Britain gets Down Under academic commentary siteThe Conversation attracts nearly 700,000 visitors a month. Now the project is to launch a British offshoot.
To be known as The Conversation UK, the new venture will start in May as a not-for-profit educational trust.
Announcing the move, Jaspan – former editor of The Observer in London, The Scotsman, Scotland on Sunday and, more recently, The Age in Melbourne – told readers last weekend that the British version would be based at City University, London, with an initial staff of 10.
It would undergo a trial period “with the expectation of a fuller launch at a later date”.
Jaspan said 13 British universities had agreed to back the project, along with the Wellcome Trust, the Nuffield Foundation and the higher education funding councils for England, Wales and Scotland.
In Australia, the publication is funded by 20 of the nation’s 39 universities, the Commonwealth Scientific and Industrial Research Organisation and Massey University in New Zealand.
Although most of the content is written by Australian academics and researchers, The Conversation receives contributions from others based in 300 or so institutions around the world. All articles published are available for re-publication under a Creative Commons licence.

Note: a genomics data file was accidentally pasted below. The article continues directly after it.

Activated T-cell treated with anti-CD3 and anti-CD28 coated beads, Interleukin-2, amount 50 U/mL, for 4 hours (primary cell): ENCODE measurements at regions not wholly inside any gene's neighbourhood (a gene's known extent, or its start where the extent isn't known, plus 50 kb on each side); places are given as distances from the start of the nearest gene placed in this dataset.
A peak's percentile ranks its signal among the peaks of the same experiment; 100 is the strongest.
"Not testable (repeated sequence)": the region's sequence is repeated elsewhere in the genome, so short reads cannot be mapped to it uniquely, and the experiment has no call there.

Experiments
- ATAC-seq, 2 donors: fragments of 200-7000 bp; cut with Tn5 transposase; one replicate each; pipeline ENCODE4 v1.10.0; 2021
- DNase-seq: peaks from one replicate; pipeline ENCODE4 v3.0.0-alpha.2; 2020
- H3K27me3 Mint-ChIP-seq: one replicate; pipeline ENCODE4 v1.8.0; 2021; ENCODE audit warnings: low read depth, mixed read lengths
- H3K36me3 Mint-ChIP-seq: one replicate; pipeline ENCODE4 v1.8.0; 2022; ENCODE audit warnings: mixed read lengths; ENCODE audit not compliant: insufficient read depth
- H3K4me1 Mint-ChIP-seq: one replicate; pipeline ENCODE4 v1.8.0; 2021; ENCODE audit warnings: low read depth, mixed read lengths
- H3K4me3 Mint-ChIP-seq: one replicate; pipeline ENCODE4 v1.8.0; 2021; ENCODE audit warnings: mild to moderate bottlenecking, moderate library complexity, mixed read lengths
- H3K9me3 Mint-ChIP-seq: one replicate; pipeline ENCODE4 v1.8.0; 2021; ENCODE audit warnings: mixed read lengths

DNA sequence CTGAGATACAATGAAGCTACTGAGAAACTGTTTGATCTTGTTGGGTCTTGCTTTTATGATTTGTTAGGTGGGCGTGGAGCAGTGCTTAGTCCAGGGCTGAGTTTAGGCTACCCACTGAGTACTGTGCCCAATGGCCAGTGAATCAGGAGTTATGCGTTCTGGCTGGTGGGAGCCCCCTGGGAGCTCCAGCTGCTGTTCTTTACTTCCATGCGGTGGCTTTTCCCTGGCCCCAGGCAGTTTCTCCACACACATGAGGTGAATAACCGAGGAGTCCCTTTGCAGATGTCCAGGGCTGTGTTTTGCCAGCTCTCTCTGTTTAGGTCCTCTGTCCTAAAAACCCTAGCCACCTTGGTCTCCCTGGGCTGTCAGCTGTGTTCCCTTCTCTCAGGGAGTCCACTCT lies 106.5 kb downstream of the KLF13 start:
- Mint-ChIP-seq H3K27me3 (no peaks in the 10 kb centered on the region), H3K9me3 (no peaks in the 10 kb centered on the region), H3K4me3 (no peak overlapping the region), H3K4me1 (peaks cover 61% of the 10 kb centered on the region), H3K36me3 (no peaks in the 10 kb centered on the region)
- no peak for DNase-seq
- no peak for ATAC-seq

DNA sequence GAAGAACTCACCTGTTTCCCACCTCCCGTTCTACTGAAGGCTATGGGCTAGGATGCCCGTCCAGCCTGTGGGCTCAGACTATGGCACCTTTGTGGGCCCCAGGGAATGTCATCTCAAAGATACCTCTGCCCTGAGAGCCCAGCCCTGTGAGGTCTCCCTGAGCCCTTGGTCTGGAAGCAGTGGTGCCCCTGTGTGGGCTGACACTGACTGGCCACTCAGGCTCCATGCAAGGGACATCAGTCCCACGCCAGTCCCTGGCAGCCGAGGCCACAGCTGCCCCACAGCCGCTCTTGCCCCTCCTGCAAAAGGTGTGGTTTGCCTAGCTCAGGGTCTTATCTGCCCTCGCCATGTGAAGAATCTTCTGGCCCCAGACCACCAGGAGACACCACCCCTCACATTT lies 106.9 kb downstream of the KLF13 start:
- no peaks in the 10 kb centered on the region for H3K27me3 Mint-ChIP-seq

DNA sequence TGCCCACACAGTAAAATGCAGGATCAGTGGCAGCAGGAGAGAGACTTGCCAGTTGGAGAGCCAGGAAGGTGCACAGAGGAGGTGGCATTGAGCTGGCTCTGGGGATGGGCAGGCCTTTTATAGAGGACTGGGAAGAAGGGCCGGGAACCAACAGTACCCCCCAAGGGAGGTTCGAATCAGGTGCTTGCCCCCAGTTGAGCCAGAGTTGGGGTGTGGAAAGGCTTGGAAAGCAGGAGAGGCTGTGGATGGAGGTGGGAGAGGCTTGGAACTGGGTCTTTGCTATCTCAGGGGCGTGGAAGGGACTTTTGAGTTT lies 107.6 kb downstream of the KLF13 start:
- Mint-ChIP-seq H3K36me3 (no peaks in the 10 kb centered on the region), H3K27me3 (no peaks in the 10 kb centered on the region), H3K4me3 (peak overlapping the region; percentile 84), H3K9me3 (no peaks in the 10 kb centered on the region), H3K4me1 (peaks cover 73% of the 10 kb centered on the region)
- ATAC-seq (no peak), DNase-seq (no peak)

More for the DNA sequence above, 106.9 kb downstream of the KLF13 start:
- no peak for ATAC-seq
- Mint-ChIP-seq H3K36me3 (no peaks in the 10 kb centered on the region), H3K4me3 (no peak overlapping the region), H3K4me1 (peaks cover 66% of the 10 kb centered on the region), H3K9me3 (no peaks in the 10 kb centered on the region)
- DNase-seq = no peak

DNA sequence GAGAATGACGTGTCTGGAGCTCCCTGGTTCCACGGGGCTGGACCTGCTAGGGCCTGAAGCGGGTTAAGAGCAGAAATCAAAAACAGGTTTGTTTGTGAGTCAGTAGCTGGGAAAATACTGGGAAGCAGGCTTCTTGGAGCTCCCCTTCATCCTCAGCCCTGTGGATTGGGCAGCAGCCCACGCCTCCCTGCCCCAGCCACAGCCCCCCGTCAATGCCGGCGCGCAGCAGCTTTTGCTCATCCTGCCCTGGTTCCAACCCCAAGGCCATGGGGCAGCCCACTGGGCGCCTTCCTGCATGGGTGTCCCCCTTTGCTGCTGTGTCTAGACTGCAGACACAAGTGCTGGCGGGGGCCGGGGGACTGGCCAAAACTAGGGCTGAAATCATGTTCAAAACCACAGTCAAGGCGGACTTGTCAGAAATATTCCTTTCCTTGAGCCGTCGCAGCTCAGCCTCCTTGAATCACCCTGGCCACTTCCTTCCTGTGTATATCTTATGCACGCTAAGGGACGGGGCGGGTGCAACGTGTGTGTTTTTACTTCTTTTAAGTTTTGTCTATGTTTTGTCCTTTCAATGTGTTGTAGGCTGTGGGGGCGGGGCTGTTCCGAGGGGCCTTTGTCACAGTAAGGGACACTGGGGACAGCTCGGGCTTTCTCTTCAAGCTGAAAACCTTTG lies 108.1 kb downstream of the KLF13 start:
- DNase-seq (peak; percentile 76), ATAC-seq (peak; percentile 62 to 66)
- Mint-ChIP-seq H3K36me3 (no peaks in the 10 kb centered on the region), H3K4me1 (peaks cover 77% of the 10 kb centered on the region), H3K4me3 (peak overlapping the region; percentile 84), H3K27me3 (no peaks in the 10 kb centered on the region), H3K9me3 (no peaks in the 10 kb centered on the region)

Chair of Universities UK and Bristol University Vice-chancellor Professor Eric Thomas said universities had a leading role to play in public engagement, whether in the area of science and technology or politics and social affairs.
Thomas said The Conversation UK would provide space for the dissemination and understanding of important information and knowledge, “unlocking information and making it widely accessible to all".
Jaspan said a huge public demand existed for independent, high quality, authenticated and trusted content. “If the enthusiasm of readers in Australia is any guide, The Conversation UK will very quickly establish a similar reputation and audience,” he said.
“In effect we are moving towards a global newsroom in which we will all work together to get the best content from around the world for our readers, but with an emphasis on being relevant and compelling to regional audiences.”
Despite the backing of all the big Australian universities and the nation’s major research agency, Jaspan was clearly looking to the future when he called on readers of The Conversation last month to start making donations.
“We are a non-profit educational charity that exists for the public good, and your support makes a real difference to our future,” he wrote. “Unlike other media, we won’t put our content behind a pay wall – instead we are part of the open access movement, which believes in the free flow of information.”
Over the past month, more than 350 readers have accepted the invitation and signed up as “Friends of The Conversation”. Jaspan will no doubt want to do the same in Britain.